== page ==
The Media Institute of Southern Africa (MISA) has hailed Malawian president Joyce Banda for meeting media managers, owners and media organisations at her Sanjika Palace in Blantyre on 25 June 2012, where she pledged to look into some of the challenges the media face in the country.
Zoe Titus, MISA regional director and Anthony Kasunda, MISA-Malawi chairperson, were part of the delegation that met president Banda, said they congratulated her for the key decision to repeal Section 46 of the Penal Code, a piece of legislation that previously allowed a cabinet minister to ban any publication deemed not in the public interest.
Banda got a thumbs up from the media managers for another positive development that was noted is the removal of value-added tax (VAT) on newsprint which has prompted newspaper companies to reduce copy price for newspapers.
Relevant key issues
A statement issued on Wednesday, 27 June 2012, indicates that the meeting drew the president's attention to several other key issues that are relevant to how the media in Malawi can function more effectively in the nascent democracy.
These include the passing of an access to information law, a draft bill of which has been under consideration for the past eight years; the removal of customs duty on broadcasting equipment; broadcast reforms at state broadcaster, Malawi Broadcasting Corporation (MBC); re-constitution of the Malawi Communications Regulatory Authority (MACRA) board; and improvement of the conditions under which media conferences are held.
Soon after meeting the president, the media gurus convened a press conference where Titus said the delegation was very pleased with the engagement with president Banda and was optimistic about the future of media freedom and freedom of expression in Malawi.
"We got the impression that president Banda is very open to pushing an agenda for media reform," said Titus.
Kasunda added that they had received several assurances from the president, a positive development given the country's recent history.
One such assurance, Kasunda said, was that journalists would be able to choose the conditions under which the president would hold media conferences. Previously, journalists have been intimidated and heckled for asking 'the wrong questions' at presidential media conferences.
The statement further stated that MISA thanks president Banda for her expression of sincerity towards the need for a free and independent media in a democracy and also in fostering a consolidated development agenda in Malawi.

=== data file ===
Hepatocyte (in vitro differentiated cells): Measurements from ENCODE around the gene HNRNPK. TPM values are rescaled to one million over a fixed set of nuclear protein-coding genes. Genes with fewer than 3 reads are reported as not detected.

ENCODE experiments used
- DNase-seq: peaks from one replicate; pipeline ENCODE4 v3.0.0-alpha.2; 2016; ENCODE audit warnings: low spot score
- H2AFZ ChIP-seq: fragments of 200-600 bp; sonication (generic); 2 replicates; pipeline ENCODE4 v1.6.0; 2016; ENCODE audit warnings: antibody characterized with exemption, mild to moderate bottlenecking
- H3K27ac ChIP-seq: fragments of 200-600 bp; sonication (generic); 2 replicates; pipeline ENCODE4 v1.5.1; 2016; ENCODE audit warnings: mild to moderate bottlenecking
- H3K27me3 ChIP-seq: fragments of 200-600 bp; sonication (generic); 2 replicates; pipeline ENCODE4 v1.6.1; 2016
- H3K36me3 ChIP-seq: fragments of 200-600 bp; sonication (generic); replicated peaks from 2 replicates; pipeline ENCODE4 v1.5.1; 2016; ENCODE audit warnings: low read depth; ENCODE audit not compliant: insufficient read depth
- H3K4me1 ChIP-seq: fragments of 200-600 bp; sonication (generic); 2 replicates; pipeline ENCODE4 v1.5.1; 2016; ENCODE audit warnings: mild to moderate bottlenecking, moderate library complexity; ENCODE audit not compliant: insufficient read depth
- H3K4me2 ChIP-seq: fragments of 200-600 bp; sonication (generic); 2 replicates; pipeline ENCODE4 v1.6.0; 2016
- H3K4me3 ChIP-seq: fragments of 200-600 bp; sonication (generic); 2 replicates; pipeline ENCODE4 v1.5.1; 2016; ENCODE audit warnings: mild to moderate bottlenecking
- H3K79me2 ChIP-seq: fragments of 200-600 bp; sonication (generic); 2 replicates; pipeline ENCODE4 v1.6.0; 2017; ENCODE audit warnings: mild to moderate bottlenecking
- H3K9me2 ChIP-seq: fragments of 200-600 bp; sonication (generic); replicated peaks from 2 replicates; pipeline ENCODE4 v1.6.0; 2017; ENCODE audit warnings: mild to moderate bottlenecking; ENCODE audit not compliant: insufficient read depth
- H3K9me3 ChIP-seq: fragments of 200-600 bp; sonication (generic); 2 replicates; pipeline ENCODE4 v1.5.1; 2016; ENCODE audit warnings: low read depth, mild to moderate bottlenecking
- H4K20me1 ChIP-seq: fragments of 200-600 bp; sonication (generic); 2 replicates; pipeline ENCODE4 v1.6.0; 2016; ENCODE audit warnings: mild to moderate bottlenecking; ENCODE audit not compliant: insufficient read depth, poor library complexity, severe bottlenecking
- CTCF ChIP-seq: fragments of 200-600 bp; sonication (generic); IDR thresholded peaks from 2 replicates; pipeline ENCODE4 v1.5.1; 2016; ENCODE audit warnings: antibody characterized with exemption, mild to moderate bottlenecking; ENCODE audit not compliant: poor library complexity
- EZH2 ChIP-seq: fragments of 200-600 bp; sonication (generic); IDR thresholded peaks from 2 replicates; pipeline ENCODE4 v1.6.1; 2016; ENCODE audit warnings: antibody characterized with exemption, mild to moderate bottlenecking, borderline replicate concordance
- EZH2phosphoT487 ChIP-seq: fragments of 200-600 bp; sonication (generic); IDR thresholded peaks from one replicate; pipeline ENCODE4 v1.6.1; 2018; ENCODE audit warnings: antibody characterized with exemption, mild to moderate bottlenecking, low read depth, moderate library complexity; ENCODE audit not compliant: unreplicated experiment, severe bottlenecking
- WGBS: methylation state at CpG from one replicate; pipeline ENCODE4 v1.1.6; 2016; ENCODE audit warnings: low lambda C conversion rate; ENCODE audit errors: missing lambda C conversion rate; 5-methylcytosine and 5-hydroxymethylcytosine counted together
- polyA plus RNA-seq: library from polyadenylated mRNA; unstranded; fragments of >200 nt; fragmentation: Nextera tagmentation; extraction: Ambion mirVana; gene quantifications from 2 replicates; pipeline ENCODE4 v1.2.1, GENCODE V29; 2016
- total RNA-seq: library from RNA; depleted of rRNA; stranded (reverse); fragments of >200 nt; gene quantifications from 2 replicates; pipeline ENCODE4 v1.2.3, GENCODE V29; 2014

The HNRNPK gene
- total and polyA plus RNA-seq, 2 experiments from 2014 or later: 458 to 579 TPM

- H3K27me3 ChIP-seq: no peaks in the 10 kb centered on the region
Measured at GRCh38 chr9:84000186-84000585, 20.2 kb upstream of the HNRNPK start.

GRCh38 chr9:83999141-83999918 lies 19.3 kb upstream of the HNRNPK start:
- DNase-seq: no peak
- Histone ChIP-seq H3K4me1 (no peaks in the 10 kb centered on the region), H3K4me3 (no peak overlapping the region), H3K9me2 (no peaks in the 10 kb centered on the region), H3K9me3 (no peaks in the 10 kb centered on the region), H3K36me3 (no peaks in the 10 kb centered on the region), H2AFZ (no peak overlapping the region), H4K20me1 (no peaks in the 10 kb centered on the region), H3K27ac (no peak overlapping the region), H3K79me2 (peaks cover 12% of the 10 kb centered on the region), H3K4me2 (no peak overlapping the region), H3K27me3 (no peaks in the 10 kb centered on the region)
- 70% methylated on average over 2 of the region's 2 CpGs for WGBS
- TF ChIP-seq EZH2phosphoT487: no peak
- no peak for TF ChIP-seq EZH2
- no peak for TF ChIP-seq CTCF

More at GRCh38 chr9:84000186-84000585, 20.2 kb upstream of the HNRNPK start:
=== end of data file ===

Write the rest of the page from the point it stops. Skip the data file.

"We believe that this is a great first step and we encourage the president to follow through the assurances she has given" reads the statement.
The body pledged to continue engaging all relevant stakeholders in order to ensure that the media in Malawi, and the rest of the southern Africa region, are free.
However, MISA further said in the absence of clearly-defined and progressive legislation such as an access to information law, development in Malawi will be long in coming and democracy will be perpetually under threat from a political class that is afraid of scrutiny and intent on keeping the citizenry - the actual beneficiaries of promotion of access to information - in the dark.
"MISA will continue to engage all relevant stakeholders in order to ensure that the media in Malawi, and the rest of the southern Africa region, are free," it says.
Banda's willingess to engage the media
Addressing the same press conference, Rev. Patrick Semphere, chairperson of Media Council of Malawi (MCM) said the president has shown willingness to engage the media in all sectors of development.
"As media practitioners we appealed to the head of state to have listed outstanding concerns looked into as a matter of urgency," he said.
Semphere said the president asked for more time to look at the issues raised and see how she can address them.
Also part of the delegation was, Blantyre Newspapers Limited general manager, Tikhala Chibwana who said he was particularly happy because the president conceded that any vibrant democracy requires a free media.
"We were also happy that we finally met the president considering that for 18 months we had tried in vain to secure an audience with the former president, the late Bingu wa Mutharika," he said.
Gregory Gondwe is a Malawian journalist who started writing in 1993. He is also a media consultant assisting several international journalists pursuing assignments in Malawi. He holds a Diploma and an Intermediate Certificate in Journalism among other media-related certificates. He can be contacted on moc.liamg@ewdnogyrogerg. Follow him on Twitter at @Kalipochi.
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